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About the Author
Michael PhilbinTom Philbin and his brother Mike have been close to crime (and its consequences) for many years. Tom is a long-time freelance writer who has written nine cop novels. He lives in New York. Mike Philbin is a musician, and this is his first book. Mike lives in New Hampshire.
The body speaks to you.
Tom Richmond, Homicide, Suffolk County
In this unusual, gruesome, and histo...
The body speaks to you.
Tom Richmond, Homicide, Suffolk County
In this unusual, gruesome, and historic case, Tom actually got up close and personal with murder and a murderer. Indeed, we have never read of a method of murder more gruesome than this, and it took twenty-six years to file a case against the person who the district attorney felt was guilty. Today, with regular cold-case squads in police departments all over the country and older cases commonly investigated, it would not be unusual. But in 1979, it was the oldest case ever pursued by a prosecutor in the United States.
Murder in 1979
The case occurred in Suffolk County, Long Island, a sprawling county on the eastern end of Long Island. The investigation of the case—or reinvestigation as it would turn out—supposedly started in mid-January of 1979 when an anonymous female called the Suffolk County Homicide Squad and asked a simple question.
“Was there a murder in the early 1950s?” the caller asked a detective. She did not offer any details, wouldn’t identify herself, and then hung up.
The woman called again on January 19, and told cops that she once dated a man named Rudolph Hoff. She reported that one night Hoff got violent with her and told her that he had hurt one woman and killed another who resisted his advances.
It was then that the DA’s office and the homicide squad started to look into a 1954 cold-case murder.
The rumor of the anonymous caller circled for a while, but a person close to the case told me the real story. Though there was no formal cold-case squad at the time in Suffolk County, Gary Leonard, newly named to the Suffolk County Homicide Squad, was doing what all new appointees on the squad did. Leonard spent time going over old homicide cases to see if his “new” eyes could see anything that might produce a fresh lead that the original detectives hadn’t seen.
One of the cases that he reviewed was the murder of a fifty-four-year-old woman we’ll call Betty James (not her real name) on October 3, 1954. The detail that grabbed him was the method of murder. Leonard was aware that it was just like the method of assault in 1970 in Lindenhurst by a man named Rudolph Hoff, a six foot two inch muscular carpenter/cabinet maker, on a woman named Eugenia Sullivan. One doctor who examined Sullivan said that it was the most vicious assault he had seen in thirty years as a doctor. Hoff has taken his very large fist and part of his forearm and driven it in and out of the woman’s vaginal canal, macerating the flesh, damaging her cervix, causing her to lose seven of the eight pints of blood in her body, and taking sixty stitches to close. She lived, miraculously, but her mind died. The event caused her to be institutionalized in a mental facility where she passed away a few years later.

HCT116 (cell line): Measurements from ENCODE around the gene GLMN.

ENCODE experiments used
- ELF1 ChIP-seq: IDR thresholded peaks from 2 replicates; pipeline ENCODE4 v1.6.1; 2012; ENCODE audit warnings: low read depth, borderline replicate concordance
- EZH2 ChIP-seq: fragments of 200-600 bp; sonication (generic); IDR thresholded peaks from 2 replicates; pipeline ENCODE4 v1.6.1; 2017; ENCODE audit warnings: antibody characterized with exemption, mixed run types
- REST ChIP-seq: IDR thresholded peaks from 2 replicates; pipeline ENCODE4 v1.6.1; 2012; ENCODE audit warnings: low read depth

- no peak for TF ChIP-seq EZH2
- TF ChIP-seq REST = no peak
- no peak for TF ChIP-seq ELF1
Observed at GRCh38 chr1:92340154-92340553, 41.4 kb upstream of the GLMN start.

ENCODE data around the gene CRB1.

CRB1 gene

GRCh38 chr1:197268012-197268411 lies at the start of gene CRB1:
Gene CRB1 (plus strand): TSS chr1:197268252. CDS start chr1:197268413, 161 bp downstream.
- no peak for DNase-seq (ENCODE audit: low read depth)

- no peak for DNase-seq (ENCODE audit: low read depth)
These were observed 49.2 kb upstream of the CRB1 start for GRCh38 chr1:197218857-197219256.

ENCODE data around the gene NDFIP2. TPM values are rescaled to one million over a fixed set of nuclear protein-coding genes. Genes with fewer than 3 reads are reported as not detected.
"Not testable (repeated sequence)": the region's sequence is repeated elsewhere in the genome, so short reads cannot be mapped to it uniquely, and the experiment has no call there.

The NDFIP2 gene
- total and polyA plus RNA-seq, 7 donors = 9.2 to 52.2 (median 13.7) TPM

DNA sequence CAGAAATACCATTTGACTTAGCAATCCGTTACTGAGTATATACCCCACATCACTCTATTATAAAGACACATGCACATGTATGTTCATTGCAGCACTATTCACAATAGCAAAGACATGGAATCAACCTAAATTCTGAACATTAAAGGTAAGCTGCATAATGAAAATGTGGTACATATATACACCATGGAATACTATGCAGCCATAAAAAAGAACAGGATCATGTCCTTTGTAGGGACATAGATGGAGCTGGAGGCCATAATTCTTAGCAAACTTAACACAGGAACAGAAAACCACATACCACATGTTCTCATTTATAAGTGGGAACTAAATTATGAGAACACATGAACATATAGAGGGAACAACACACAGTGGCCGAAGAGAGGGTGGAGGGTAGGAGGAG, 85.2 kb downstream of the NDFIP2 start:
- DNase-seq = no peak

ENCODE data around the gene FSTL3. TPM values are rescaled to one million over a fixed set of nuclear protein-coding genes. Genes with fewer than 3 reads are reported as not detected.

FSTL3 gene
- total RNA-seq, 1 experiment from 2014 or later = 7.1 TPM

Leonard learned that Hoff had served thirty-two months in state prison for the Sullivan assault and had been a suspect in the killing of Betty James, a small woman whose body had been found sprawled on the grass in Pinelawn Cemetery in Lindenhurst. Her vaginal canal and cervix had been ripped like Sullivan’s, and she had died of blood loss (exsanguination), losing just about every ounce of it in her body.
Leonard brought the similarity of the cases to the attention of his superiors, and galvanized by them, the DA’s detectives and the homicide squad started to look into the 1954 case. Of course they were well aware that any kind of prosecution was a long shot. Twenty-five years had elapsed and witnesses were few and far between.
The case, investigators learned, had started in the Alcove Bar and Grill in Lindenhurst, on the south shore of Long Island, in the wee hours of the morning of October 4, 1954. People who were there were buzzing over a spectacular catch—still known among baseball fans as “The Catch”—that Willie Mays made at the Polo Grounds, snaring a high arcing drive by Cleveland’s Vic Wertz over his shoulder and on the dead run, his back to home plate.
The 1954 investigation said that Hoff came into the bar after midnight, and at one point offered an old man named Otto Schaarf a ride home. Betty James, meanwhile, who was an alcoholic, was sitting at a table and when he was about to leave, Hoff said to her as he passed, “C’mon Grandma, let’s go.”
They left, Hoff took Schaarf home, and then started home with Betty James, but they never made it. Instead, Hoff took her to an isolated part of nearby Pinelawn Cemetery.